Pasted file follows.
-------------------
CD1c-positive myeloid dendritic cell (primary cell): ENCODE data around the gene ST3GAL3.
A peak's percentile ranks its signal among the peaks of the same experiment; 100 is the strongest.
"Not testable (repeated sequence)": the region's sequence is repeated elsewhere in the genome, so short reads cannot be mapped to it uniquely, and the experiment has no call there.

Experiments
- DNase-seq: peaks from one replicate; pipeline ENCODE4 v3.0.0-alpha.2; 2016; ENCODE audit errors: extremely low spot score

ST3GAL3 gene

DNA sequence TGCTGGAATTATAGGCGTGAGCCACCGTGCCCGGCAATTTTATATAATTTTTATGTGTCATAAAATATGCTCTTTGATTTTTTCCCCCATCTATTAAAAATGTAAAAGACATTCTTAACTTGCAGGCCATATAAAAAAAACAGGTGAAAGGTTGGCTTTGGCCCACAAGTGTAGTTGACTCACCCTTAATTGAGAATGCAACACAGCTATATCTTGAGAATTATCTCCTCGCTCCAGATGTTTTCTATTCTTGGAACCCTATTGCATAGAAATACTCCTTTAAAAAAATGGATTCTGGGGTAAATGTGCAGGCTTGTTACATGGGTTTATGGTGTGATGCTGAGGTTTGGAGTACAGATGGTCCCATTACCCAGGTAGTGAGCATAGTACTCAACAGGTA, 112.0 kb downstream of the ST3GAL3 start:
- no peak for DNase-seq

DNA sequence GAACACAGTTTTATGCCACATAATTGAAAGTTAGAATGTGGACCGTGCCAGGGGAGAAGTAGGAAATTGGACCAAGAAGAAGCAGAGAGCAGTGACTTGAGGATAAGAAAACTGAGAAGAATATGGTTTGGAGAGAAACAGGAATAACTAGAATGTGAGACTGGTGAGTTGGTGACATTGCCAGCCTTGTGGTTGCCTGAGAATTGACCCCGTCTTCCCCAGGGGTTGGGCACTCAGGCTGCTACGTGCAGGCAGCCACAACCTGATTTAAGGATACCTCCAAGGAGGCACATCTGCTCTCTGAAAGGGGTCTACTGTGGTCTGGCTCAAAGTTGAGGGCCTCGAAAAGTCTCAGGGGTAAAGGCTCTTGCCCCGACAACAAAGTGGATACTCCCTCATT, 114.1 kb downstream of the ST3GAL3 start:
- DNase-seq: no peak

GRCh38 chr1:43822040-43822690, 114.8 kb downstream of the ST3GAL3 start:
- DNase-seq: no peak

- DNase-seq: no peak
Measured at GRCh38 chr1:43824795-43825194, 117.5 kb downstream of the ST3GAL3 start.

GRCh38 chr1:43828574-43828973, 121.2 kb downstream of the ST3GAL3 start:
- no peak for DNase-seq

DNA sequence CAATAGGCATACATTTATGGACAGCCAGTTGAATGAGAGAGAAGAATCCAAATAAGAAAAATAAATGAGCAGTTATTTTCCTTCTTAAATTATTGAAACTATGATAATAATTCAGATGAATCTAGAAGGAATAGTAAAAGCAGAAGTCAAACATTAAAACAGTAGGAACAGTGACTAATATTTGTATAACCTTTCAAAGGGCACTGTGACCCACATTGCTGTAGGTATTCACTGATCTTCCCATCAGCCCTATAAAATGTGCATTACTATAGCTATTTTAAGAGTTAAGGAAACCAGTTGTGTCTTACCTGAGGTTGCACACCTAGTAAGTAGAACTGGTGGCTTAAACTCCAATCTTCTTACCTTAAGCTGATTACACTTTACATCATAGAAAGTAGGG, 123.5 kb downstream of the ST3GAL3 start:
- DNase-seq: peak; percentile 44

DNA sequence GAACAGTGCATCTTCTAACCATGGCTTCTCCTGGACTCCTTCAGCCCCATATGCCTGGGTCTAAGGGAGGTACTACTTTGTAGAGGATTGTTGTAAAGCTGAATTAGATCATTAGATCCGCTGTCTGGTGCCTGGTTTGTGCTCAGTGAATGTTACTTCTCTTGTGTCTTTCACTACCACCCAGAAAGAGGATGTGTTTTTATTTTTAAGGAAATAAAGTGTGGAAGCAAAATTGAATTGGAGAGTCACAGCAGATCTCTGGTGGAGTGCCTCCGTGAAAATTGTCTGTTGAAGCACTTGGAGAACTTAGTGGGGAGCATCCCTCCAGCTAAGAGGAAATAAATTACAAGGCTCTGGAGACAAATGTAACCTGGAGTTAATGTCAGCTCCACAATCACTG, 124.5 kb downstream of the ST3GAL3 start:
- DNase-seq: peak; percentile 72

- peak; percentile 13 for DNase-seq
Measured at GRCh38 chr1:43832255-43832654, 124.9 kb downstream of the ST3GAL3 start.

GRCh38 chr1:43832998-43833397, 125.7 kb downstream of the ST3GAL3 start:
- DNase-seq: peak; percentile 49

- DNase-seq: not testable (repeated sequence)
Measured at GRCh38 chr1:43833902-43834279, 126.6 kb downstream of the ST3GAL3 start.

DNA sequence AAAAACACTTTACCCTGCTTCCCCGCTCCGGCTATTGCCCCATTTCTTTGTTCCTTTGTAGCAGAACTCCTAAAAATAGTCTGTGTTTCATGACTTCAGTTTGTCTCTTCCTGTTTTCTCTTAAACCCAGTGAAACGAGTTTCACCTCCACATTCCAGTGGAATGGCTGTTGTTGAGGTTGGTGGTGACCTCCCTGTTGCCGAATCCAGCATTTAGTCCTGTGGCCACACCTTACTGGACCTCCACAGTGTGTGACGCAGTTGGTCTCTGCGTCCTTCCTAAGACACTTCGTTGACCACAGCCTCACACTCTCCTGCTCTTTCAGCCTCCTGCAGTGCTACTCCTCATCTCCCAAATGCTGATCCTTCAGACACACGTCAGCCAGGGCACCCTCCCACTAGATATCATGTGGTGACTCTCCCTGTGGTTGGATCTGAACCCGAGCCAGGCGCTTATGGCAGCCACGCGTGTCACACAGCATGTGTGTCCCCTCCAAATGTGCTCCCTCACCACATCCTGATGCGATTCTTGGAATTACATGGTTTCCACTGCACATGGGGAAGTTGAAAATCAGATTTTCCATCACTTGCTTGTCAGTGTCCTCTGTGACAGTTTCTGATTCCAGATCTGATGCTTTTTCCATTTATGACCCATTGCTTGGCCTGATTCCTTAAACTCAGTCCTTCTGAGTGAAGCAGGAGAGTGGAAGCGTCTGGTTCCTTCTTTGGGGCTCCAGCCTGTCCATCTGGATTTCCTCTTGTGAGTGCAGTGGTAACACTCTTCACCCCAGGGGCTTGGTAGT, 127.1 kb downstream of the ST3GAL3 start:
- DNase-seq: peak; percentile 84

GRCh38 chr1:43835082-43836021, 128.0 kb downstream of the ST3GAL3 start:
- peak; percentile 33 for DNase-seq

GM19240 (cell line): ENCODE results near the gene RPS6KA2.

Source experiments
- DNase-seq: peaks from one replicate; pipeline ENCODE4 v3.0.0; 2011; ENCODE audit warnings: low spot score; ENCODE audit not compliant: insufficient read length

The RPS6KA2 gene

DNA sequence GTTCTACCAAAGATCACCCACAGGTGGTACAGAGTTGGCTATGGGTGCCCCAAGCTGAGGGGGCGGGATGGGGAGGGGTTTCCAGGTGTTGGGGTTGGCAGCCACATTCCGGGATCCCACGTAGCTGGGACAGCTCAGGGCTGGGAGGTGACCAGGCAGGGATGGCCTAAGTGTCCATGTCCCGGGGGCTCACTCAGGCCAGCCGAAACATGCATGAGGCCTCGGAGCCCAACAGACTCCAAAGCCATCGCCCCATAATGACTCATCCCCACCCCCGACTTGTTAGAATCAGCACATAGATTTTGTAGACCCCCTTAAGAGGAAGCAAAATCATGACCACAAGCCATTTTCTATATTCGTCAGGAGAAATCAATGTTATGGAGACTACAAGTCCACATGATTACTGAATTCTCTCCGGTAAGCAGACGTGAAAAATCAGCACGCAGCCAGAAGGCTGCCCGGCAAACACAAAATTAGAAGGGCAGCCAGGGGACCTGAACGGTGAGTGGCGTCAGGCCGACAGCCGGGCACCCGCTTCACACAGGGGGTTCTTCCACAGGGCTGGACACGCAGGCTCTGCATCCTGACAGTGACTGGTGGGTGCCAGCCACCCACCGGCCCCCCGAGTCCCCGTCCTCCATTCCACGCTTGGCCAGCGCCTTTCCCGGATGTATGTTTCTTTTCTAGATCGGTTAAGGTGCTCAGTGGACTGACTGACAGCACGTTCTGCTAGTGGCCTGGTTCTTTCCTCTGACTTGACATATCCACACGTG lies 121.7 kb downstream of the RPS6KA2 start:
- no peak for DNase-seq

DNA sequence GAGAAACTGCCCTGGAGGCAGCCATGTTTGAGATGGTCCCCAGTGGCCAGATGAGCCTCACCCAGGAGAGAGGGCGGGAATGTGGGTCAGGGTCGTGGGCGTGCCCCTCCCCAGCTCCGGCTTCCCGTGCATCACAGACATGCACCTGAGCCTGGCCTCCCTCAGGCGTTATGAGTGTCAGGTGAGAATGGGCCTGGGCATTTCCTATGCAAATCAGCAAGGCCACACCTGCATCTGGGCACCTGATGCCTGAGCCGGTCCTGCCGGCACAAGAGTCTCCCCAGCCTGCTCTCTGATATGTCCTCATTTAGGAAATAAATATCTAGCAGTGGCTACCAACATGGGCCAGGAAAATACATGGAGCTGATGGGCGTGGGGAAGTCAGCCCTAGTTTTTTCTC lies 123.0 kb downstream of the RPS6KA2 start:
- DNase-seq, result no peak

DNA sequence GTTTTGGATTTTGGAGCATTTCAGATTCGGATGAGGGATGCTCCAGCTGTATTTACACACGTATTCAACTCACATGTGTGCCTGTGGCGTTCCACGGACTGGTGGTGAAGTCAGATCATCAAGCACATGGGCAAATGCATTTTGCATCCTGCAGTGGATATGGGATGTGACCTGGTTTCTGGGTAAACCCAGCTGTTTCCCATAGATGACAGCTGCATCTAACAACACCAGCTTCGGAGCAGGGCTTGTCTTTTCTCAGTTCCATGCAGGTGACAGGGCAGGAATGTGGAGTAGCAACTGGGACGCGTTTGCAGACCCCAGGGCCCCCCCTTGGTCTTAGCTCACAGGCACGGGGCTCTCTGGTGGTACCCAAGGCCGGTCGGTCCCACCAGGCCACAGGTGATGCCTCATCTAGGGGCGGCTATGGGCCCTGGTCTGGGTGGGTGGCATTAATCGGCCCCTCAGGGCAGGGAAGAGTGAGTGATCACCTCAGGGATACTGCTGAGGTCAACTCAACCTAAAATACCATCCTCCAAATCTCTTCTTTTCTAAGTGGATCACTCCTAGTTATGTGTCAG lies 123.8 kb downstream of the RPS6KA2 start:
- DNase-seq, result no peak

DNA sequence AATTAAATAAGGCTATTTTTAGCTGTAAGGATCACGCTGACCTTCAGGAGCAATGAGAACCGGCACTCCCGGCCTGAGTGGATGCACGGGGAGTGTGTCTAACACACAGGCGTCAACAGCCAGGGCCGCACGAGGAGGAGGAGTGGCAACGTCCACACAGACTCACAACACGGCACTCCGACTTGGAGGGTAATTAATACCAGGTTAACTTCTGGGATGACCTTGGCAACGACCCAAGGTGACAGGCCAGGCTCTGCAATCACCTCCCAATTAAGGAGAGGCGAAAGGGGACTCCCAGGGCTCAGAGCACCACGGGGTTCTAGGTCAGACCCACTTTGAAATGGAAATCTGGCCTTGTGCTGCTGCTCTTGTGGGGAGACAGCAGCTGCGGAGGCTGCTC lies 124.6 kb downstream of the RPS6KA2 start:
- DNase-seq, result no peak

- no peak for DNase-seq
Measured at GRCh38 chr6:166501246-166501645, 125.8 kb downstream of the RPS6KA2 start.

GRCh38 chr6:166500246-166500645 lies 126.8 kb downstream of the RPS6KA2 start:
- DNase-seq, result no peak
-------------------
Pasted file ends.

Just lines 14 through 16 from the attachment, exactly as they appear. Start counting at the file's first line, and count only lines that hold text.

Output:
Measured at GRCh38 chr1:43824795-43825194, 117.5 kb downstream of the ST3GAL3 start.

GRCh38 chr1:43828574-43828973, 121.2 kb downstream of the ST3GAL3 start:
- no peak for DNase-seq